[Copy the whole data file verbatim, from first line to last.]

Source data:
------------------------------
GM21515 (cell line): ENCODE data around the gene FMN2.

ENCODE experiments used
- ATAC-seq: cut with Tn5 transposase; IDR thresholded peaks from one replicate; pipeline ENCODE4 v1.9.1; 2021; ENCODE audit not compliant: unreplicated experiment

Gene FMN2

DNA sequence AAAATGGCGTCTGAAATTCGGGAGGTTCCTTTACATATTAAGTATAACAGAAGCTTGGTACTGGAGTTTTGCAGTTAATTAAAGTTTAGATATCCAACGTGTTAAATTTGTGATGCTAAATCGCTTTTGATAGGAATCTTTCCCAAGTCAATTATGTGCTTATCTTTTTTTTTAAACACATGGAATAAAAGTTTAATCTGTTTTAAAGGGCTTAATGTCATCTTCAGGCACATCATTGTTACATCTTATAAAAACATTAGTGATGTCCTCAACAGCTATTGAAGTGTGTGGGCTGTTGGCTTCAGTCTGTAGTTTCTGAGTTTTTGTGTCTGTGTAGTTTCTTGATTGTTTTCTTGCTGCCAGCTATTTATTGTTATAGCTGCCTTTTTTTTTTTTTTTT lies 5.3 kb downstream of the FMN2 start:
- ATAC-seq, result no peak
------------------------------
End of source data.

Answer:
GM21515 (cell line): ENCODE data around the gene FMN2.

ENCODE experiments used
- ATAC-seq: cut with Tn5 transposase; IDR thresholded peaks from one replicate; pipeline ENCODE4 v1.9.1; 2021; ENCODE audit not compliant: unreplicated experiment

Gene FMN2

DNA sequence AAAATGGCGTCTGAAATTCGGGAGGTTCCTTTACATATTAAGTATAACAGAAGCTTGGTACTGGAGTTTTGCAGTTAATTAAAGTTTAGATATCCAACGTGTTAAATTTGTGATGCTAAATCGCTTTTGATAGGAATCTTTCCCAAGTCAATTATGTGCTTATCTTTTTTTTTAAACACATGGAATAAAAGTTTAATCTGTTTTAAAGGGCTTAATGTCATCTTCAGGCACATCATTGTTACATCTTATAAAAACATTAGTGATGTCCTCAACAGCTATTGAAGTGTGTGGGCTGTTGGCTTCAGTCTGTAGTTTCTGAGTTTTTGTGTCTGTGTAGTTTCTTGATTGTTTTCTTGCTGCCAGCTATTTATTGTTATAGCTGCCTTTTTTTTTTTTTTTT lies 5.3 kb downstream of the FMN2 start:
- ATAC-seq, result no peak